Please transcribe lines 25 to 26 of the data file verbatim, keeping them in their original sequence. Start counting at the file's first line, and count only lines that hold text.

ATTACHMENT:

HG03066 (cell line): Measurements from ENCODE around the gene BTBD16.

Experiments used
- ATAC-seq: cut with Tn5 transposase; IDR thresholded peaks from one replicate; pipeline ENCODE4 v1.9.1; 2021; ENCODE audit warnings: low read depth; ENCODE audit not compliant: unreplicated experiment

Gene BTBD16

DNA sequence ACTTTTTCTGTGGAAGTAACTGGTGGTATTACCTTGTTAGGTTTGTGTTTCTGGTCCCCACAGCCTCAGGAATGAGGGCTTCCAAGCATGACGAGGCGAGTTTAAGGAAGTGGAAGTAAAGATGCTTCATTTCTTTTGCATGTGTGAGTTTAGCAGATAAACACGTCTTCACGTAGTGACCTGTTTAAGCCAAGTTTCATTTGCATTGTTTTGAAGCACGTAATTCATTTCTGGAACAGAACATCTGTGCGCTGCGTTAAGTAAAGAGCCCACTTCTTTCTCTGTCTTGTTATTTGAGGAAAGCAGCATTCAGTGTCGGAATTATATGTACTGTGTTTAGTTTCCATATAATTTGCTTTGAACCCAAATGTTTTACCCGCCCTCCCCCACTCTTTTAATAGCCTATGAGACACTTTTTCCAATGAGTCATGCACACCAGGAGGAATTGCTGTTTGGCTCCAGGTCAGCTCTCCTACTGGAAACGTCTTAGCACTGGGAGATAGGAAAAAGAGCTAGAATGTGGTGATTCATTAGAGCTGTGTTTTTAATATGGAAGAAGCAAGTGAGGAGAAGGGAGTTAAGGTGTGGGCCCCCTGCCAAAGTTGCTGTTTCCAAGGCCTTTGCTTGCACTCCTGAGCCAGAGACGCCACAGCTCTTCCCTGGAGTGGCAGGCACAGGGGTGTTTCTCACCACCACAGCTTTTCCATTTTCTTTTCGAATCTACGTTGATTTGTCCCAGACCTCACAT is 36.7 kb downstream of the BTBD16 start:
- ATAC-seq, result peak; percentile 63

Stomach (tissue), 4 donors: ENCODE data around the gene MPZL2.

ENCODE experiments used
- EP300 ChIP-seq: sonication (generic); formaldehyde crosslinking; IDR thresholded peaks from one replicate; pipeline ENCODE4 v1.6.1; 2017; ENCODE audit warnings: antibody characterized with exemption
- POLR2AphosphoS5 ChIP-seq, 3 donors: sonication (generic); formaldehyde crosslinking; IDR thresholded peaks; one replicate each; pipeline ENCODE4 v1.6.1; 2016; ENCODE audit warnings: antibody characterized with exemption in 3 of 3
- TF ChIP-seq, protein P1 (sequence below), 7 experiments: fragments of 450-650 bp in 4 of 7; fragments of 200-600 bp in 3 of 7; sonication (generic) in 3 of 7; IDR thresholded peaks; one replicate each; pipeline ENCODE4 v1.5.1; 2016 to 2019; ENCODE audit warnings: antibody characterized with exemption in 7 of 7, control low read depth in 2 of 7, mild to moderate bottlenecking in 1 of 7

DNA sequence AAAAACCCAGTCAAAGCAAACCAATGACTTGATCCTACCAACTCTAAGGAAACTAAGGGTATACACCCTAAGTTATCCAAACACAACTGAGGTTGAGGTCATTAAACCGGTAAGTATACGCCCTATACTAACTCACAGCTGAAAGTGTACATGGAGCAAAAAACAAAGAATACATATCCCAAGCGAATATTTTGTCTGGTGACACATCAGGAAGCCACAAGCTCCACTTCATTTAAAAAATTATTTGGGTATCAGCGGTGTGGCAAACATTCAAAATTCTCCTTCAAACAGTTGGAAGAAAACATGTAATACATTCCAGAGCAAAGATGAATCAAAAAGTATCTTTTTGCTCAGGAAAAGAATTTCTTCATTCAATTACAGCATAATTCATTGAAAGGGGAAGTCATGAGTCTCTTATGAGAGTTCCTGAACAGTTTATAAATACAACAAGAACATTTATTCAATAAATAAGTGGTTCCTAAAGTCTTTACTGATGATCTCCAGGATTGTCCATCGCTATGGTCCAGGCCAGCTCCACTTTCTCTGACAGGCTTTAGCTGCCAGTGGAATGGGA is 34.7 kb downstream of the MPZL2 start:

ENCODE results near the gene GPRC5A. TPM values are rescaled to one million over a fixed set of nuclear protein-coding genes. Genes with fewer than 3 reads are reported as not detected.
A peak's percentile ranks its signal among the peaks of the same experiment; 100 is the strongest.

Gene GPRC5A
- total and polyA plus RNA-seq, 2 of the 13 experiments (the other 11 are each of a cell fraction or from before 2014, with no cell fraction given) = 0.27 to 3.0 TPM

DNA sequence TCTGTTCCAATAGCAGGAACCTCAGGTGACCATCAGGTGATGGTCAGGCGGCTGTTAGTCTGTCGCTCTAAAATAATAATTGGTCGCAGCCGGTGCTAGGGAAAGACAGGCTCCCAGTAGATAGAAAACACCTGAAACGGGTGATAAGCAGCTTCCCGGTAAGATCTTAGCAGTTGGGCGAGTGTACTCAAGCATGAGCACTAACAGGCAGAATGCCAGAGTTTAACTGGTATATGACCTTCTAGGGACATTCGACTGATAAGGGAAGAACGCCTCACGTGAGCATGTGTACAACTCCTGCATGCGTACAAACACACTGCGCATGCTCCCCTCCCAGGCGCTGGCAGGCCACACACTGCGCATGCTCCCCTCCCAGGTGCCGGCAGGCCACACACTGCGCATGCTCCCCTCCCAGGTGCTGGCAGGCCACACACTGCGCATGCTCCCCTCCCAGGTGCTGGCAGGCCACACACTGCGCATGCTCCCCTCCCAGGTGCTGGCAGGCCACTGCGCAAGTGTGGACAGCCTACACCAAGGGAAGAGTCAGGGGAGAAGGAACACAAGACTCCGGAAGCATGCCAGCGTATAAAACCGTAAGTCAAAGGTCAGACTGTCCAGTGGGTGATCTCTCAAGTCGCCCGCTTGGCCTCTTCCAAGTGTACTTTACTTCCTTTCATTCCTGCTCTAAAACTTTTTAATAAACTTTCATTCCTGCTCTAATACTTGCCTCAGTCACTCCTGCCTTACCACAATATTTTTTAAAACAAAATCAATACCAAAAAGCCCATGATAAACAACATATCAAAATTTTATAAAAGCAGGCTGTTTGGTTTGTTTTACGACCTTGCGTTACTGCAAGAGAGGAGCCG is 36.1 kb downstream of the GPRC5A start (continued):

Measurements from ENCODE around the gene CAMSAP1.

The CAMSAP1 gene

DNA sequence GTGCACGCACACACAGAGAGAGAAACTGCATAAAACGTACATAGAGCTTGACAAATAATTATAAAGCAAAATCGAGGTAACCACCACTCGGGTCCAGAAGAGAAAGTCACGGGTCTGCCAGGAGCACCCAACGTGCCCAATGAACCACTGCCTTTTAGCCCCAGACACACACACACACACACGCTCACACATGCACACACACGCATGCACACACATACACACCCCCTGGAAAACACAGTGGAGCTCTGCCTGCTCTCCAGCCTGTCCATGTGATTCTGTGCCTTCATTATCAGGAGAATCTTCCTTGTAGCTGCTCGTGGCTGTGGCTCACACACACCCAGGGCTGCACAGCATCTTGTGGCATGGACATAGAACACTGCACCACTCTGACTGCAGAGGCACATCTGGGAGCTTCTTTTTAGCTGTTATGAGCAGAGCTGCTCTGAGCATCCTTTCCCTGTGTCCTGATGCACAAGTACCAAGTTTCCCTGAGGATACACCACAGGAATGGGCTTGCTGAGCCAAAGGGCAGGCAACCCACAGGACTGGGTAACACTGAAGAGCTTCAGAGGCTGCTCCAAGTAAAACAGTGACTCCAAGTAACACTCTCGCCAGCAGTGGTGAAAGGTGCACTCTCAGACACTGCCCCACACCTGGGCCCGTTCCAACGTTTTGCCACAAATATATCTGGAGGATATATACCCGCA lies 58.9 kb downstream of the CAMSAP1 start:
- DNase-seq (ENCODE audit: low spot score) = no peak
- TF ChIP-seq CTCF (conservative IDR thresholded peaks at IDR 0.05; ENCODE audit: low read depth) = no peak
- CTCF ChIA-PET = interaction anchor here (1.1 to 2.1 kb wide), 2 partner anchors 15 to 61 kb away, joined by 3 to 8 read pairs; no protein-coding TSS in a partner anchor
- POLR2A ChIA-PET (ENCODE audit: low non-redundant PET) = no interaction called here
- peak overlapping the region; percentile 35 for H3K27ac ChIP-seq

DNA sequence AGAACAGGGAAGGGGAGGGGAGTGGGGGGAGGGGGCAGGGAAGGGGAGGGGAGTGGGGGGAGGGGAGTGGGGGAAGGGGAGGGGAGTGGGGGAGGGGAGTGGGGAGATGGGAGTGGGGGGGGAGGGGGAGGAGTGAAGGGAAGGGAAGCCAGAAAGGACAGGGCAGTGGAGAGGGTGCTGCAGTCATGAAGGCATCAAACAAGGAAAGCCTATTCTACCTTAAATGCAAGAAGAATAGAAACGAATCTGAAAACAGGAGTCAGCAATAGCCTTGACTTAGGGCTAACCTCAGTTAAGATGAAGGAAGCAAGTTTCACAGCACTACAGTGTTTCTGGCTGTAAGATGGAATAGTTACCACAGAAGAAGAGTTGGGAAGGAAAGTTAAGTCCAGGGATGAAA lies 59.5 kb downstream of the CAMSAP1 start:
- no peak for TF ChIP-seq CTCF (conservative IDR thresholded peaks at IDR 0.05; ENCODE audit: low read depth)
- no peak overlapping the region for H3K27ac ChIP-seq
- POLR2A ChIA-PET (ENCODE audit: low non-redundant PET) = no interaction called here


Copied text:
- peak overlapping the region; percentile 35 for H3K27ac ChIP-seq

DNA sequence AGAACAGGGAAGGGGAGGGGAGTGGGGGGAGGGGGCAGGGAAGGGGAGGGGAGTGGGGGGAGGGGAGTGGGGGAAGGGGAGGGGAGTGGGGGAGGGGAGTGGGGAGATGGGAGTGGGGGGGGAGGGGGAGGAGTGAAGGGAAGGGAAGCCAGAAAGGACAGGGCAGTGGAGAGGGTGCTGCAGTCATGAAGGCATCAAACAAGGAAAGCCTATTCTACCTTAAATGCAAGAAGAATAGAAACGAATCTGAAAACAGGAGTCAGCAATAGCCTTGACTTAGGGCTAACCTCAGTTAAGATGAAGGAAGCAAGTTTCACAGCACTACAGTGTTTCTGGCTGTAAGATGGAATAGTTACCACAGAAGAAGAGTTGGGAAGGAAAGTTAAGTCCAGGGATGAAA lies 59.5 kb downstream of the CAMSAP1 start: